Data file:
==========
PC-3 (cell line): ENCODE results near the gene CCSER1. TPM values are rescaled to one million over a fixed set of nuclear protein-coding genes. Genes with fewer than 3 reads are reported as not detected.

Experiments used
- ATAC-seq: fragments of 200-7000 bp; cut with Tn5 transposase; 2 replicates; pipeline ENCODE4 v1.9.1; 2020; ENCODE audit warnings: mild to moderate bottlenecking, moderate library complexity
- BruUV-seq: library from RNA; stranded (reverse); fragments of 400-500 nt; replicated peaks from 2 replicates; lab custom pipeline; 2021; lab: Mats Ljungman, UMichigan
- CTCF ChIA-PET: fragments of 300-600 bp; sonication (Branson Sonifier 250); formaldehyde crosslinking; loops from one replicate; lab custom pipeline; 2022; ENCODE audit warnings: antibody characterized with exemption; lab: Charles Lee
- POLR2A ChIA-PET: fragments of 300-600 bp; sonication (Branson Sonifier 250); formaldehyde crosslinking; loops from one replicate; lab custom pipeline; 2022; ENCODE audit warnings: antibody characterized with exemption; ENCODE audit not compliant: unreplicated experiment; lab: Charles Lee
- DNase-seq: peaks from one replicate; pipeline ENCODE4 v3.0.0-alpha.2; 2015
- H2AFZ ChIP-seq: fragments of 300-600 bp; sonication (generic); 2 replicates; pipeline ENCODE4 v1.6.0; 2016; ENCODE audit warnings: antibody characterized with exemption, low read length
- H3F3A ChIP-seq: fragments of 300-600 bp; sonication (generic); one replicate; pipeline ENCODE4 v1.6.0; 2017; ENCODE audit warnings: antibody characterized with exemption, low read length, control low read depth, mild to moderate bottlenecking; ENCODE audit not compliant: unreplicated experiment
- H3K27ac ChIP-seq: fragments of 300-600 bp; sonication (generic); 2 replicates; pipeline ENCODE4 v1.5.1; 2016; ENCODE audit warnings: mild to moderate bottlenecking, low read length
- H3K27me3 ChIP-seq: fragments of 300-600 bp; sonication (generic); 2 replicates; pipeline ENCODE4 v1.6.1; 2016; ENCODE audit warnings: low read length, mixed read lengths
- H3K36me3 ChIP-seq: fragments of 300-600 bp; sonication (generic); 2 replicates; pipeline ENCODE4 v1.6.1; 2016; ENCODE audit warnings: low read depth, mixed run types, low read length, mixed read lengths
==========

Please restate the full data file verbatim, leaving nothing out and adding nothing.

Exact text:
PC-3 (cell line): ENCODE results near the gene CCSER1. TPM values are rescaled to one million over a fixed set of nuclear protein-coding genes. Genes with fewer than 3 reads are reported as not detected.

Experiments used
- ATAC-seq: fragments of 200-7000 bp; cut with Tn5 transposase; 2 replicates; pipeline ENCODE4 v1.9.1; 2020; ENCODE audit warnings: mild to moderate bottlenecking, moderate library complexity
- BruUV-seq: library from RNA; stranded (reverse); fragments of 400-500 nt; replicated peaks from 2 replicates; lab custom pipeline; 2021; lab: Mats Ljungman, UMichigan
- CTCF ChIA-PET: fragments of 300-600 bp; sonication (Branson Sonifier 250); formaldehyde crosslinking; loops from one replicate; lab custom pipeline; 2022; ENCODE audit warnings: antibody characterized with exemption; lab: Charles Lee
- POLR2A ChIA-PET: fragments of 300-600 bp; sonication (Branson Sonifier 250); formaldehyde crosslinking; loops from one replicate; lab custom pipeline; 2022; ENCODE audit warnings: antibody characterized with exemption; ENCODE audit not compliant: unreplicated experiment; lab: Charles Lee
- DNase-seq: peaks from one replicate; pipeline ENCODE4 v3.0.0-alpha.2; 2015
- H2AFZ ChIP-seq: fragments of 300-600 bp; sonication (generic); 2 replicates; pipeline ENCODE4 v1.6.0; 2016; ENCODE audit warnings: antibody characterized with exemption, low read length
- H3F3A ChIP-seq: fragments of 300-600 bp; sonication (generic); one replicate; pipeline ENCODE4 v1.6.0; 2017; ENCODE audit warnings: antibody characterized with exemption, low read length, control low read depth, mild to moderate bottlenecking; ENCODE audit not compliant: unreplicated experiment
- H3K27ac ChIP-seq: fragments of 300-600 bp; sonication (generic); 2 replicates; pipeline ENCODE4 v1.5.1; 2016; ENCODE audit warnings: mild to moderate bottlenecking, low read length
- H3K27me3 ChIP-seq: fragments of 300-600 bp; sonication (generic); 2 replicates; pipeline ENCODE4 v1.6.1; 2016; ENCODE audit warnings: low read length, mixed read lengths
- H3K36me3 ChIP-seq: fragments of 300-600 bp; sonication (generic); 2 replicates; pipeline ENCODE4 v1.6.1; 2016; ENCODE audit warnings: low read depth, mixed run types, low read length, mixed read lengths